We chose to do the clinical trial in Santa Cruz, CA out of several hundred locations in the U.S. as it was geographically favorable to us than any other. When driving back and forth from the RV Park to my doctor appointments in town, we had seen a sump that looks like it had a lot of bird activity. The sump is located on a produce farm and is fenced and gated. We pull into the outlet where the farm sells their produce along with fresh baked pies (yum) to ask for permission to bird the sump. The owner is gracious and allows us to do so.
We park at the highest end of the sump. I ask Chris to back in so I can sit in the Jeep if I get tired and still be able to photograph and use my “bins”. The bank is steep and only enough room for me to stand outside the Jeep on either side.
Chris grabs his gear and takes off to the far side of the sump. We are hoping to get a photo of the Virginia Rail today. I peer down into the tule bushes that surround the open water. There are several Mallards and coots and I see a Black Phoebe hawking insects over the water. Other than that, it’s pretty quiet.
We had shot Sora the day before, until my hands got so frozen from the cold north wind I couldn’t move my fingers any more and Chris took me home. With no protection, the wind howls through this open red and green terrain of strawberry fields and it’s cold, even in September. Of course, we’ve also noticed that I am constantly cold since I’ve began my fifth go at chemotherapy.
I see Chris down at the other end of the swamp. Looks like he’s just shooting away. Lucky guy’s probably in a flock of Virginia Rail’s. He’ll be back with the award winning photo of one before I snap my first photo since it takes me ½ hour to get everything set up without getting any sunscreen on anything and keep everything from blowing away, sync the bluetooth between my pink bean and my iPHONE and get the call going….ahhhh…finally…now, all I need to do is get that “just right” photo.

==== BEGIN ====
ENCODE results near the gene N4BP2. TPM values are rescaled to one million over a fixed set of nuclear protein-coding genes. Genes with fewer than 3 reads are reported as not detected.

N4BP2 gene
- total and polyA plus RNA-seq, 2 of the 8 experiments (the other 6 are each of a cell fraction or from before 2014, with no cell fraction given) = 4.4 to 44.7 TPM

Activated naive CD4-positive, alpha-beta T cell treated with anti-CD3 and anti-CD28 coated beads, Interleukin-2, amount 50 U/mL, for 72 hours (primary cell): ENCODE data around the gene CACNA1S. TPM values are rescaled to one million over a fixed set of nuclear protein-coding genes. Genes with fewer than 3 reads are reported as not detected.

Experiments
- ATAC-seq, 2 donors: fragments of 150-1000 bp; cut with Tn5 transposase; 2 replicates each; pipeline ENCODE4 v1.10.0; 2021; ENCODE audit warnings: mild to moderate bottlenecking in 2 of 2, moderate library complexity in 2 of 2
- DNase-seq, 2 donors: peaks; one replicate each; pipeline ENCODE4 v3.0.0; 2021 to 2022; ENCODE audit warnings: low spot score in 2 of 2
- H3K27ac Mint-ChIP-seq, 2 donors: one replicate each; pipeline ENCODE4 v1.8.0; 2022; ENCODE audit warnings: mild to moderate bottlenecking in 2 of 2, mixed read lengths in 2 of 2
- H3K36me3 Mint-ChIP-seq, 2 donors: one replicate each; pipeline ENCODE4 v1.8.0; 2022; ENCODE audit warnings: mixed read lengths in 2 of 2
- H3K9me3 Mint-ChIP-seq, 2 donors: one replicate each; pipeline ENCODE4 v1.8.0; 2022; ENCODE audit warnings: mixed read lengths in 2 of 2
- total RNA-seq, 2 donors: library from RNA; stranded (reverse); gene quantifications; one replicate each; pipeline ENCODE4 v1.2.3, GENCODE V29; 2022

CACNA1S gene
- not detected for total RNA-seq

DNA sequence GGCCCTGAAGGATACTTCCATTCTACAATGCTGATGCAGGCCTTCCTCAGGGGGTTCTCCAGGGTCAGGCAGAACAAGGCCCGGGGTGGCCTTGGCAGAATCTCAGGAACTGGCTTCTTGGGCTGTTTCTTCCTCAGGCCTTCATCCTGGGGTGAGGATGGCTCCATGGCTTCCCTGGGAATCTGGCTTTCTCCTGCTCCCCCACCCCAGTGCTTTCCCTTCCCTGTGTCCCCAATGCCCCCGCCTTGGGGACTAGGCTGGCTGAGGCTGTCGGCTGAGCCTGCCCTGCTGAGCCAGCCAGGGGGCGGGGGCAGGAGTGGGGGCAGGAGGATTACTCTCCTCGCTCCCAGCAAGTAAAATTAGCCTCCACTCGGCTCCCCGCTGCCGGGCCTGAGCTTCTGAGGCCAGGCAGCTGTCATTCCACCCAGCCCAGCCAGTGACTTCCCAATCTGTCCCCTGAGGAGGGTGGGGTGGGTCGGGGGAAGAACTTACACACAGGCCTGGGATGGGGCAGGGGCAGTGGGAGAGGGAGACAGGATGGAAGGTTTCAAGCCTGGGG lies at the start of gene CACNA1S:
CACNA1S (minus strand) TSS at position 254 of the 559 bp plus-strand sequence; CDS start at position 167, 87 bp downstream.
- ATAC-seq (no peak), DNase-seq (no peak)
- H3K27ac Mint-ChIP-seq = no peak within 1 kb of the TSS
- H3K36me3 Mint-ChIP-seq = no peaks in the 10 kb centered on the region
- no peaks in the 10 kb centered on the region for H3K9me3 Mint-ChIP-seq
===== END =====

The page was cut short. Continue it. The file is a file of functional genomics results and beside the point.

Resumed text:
I get out of the JEEP, strap on my binoculars and fanny pack over my heavy fleece jacket and add my floppy hat. I get my mono pod adjusted to the right height, camera settings adjusted, lens fully extended to 400mm, AF, and focus on the tule bushes where I figure the Rails are hiding.
My binoculars that I’m reluctant to touch are now dangling from my chest, my floppy hat is fastened down securely, my pink bean audio device is dangling from my fanny pack mid waist and synced with my iPHONE. I open up my trusty birding app, select “Virginia Rail”, tap “sounds” and start calling for the Virginia Rail, ready for action.
And then it hits me. All of a sudden, out of nowhere..the BIG “D”. Another side effect of the chemo. I won’t describe what happened then altho I contemplated long and hard about it as oh boy, was it a scene. The passing traffic probably had a few laughs over it. Twenty minutes later and several Wet Ones, I get back in the car and waited for my wonderful Chris. An hour later, he came rambling back to the JEEP, no Virginia Rail but he had a big smile on his face.
Should I laugh? Should I cry? I choose to keep laughing and keep looking for the Virginia Rail.
Just another birding adventure from Birds We See. Happy birding from Chris and Debbie.
1/21/2016 I am doing much better controlling my chemotherapy and we are happy to report my condition remains “stable”. Eleven years ago on January 14, 2005, they gave me 5 months to live. Hang in there fellow survivors!